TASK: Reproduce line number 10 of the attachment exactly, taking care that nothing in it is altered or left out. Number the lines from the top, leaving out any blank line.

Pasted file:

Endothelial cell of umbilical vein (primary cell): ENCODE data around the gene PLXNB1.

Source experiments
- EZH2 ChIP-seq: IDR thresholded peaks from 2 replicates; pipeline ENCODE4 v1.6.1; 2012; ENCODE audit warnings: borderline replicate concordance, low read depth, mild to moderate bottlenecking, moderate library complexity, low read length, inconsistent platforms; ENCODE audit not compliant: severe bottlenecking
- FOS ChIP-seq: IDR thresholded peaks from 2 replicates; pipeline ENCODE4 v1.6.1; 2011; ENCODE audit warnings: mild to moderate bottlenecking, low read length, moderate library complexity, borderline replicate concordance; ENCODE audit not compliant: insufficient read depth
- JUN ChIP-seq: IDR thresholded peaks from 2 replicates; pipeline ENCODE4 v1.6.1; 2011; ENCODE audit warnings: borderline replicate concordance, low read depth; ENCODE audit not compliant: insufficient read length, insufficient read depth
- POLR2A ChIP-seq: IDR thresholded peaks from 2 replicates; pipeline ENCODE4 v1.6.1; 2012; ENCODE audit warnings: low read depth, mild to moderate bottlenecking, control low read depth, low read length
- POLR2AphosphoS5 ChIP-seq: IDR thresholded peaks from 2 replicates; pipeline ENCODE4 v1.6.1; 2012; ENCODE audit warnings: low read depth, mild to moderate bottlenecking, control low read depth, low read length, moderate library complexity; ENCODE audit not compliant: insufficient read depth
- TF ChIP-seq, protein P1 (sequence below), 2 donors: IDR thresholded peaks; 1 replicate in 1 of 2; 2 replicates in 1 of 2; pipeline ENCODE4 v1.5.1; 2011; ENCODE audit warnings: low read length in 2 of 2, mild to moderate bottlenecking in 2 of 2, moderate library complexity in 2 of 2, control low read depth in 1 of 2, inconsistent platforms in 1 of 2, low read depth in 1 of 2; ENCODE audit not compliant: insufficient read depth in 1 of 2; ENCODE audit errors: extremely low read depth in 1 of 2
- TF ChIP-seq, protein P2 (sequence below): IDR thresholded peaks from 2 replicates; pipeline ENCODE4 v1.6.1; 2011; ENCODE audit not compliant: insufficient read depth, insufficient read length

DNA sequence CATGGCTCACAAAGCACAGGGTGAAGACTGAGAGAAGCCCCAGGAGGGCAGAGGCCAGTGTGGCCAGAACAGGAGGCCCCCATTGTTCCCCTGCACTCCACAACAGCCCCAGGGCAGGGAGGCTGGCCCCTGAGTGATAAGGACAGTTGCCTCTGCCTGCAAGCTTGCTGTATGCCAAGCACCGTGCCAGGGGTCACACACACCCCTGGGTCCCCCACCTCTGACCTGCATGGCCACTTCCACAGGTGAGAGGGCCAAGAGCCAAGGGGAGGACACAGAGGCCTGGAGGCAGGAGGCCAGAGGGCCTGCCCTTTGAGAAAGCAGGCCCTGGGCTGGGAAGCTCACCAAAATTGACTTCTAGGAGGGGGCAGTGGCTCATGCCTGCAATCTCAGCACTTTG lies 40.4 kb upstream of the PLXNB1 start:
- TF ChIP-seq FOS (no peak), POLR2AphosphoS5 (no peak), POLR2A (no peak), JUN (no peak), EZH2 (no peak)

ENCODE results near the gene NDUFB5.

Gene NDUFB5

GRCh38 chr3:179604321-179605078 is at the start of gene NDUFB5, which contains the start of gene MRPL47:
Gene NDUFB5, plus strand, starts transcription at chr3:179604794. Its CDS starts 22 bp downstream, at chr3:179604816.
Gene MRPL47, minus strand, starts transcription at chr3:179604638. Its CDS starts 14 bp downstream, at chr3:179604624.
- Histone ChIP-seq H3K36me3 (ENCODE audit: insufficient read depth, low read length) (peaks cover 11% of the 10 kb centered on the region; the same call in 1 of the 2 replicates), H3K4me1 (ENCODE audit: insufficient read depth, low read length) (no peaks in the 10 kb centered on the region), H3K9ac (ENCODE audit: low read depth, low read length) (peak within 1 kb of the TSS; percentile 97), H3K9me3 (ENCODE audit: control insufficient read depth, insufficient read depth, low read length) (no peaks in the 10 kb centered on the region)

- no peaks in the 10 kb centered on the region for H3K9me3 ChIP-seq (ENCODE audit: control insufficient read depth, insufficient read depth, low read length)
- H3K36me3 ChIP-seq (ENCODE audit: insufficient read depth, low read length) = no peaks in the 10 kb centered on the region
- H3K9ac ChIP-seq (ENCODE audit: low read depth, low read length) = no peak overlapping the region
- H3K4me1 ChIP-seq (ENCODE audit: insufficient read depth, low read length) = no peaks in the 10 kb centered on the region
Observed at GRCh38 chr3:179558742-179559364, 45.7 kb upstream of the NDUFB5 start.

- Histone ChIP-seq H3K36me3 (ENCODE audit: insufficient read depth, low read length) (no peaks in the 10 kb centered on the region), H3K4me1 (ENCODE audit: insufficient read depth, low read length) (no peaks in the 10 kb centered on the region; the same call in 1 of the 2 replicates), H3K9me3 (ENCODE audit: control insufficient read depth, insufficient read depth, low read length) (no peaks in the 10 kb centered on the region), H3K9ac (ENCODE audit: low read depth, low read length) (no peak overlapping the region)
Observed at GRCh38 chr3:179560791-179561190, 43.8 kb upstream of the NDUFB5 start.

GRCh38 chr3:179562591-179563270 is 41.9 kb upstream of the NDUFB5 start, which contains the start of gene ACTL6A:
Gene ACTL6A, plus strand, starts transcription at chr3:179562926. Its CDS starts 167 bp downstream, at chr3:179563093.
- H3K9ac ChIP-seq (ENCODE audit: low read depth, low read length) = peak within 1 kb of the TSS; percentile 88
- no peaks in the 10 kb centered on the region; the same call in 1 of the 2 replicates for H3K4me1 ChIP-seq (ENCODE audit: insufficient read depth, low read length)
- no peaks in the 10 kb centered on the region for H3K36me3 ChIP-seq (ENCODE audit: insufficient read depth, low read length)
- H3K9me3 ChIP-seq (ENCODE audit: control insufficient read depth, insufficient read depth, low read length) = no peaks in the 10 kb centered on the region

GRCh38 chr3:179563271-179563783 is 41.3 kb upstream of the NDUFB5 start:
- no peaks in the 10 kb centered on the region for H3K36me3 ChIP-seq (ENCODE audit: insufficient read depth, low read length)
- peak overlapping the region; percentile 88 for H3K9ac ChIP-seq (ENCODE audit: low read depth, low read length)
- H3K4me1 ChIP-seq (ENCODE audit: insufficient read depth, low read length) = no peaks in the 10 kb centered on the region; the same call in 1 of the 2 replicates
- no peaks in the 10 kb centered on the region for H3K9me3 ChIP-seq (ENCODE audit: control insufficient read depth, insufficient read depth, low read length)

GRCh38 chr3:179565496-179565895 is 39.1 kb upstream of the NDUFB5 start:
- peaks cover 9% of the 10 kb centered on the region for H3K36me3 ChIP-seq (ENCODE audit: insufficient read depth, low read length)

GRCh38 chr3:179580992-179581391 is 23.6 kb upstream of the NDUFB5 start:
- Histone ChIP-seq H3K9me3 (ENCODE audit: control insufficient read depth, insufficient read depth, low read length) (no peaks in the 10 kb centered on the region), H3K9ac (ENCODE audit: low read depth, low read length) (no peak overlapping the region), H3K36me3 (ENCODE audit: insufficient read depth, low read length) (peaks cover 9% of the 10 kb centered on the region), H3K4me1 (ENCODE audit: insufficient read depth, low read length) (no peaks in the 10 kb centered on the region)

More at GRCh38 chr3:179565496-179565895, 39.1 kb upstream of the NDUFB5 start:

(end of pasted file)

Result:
DNA sequence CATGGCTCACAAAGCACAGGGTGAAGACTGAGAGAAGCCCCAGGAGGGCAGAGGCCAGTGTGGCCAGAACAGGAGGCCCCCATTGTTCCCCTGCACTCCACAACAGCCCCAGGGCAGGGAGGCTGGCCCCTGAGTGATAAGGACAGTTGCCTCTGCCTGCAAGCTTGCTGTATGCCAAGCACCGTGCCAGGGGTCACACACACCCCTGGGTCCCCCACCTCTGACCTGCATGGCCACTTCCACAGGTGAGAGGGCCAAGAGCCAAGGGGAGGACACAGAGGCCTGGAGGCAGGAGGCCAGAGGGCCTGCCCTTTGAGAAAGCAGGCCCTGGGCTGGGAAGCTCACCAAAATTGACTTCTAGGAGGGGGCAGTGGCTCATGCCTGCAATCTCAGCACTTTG lies 40.4 kb upstream of the PLXNB1 start: